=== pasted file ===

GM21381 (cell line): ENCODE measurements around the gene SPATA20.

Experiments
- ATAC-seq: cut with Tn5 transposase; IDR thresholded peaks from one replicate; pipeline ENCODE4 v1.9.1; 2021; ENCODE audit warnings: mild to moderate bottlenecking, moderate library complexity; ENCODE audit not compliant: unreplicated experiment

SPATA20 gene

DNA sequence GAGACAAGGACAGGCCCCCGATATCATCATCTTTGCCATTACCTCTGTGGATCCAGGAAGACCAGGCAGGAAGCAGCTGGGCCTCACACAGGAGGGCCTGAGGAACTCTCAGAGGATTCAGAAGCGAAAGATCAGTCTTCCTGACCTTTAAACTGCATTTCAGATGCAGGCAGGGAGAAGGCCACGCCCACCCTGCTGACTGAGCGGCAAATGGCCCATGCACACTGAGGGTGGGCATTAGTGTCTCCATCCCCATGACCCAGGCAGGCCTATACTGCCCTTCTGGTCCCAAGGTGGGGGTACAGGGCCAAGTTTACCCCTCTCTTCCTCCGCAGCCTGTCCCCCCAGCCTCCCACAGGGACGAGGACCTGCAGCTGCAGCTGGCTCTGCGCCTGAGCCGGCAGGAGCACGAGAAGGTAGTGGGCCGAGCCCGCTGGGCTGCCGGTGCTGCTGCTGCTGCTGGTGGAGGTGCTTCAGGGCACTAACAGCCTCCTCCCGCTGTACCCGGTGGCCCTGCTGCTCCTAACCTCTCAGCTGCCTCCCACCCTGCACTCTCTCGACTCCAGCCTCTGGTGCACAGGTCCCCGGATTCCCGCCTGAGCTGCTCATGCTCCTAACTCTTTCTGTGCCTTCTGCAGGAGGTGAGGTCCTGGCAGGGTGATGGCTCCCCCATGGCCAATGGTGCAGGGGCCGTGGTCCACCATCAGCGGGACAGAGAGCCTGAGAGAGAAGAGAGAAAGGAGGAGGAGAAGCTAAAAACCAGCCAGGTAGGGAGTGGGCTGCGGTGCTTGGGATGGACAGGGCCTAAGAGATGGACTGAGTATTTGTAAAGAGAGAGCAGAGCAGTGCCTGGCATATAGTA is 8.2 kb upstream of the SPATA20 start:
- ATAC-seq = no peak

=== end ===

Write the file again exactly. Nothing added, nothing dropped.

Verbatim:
GM21381 (cell line): ENCODE measurements around the gene SPATA20.

Experiments
- ATAC-seq: cut with Tn5 transposase; IDR thresholded peaks from one replicate; pipeline ENCODE4 v1.9.1; 2021; ENCODE audit warnings: mild to moderate bottlenecking, moderate library complexity; ENCODE audit not compliant: unreplicated experiment

SPATA20 gene

DNA sequence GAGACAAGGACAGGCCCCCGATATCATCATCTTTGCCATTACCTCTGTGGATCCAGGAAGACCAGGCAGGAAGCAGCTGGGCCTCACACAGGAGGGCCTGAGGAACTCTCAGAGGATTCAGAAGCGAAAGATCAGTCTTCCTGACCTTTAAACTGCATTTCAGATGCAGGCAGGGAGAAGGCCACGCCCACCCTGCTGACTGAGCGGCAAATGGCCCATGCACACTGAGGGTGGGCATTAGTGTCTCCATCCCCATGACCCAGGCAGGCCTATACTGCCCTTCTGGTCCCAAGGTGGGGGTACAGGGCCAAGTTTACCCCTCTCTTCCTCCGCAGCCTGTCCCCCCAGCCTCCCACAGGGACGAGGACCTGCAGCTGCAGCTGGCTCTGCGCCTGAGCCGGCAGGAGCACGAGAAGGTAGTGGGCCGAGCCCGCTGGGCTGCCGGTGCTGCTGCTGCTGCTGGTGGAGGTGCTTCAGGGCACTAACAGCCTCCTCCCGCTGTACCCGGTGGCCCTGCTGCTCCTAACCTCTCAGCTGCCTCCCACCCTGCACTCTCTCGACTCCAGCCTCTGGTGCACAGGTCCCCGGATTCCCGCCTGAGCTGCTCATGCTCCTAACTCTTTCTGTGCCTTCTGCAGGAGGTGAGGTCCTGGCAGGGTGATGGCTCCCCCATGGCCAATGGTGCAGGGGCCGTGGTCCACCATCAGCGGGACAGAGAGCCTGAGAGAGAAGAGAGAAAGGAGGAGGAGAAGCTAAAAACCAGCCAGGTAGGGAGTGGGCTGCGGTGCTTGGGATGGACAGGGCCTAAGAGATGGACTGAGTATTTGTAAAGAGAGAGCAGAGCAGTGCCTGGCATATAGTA is 8.2 kb upstream of the SPATA20 start:
- ATAC-seq = no peak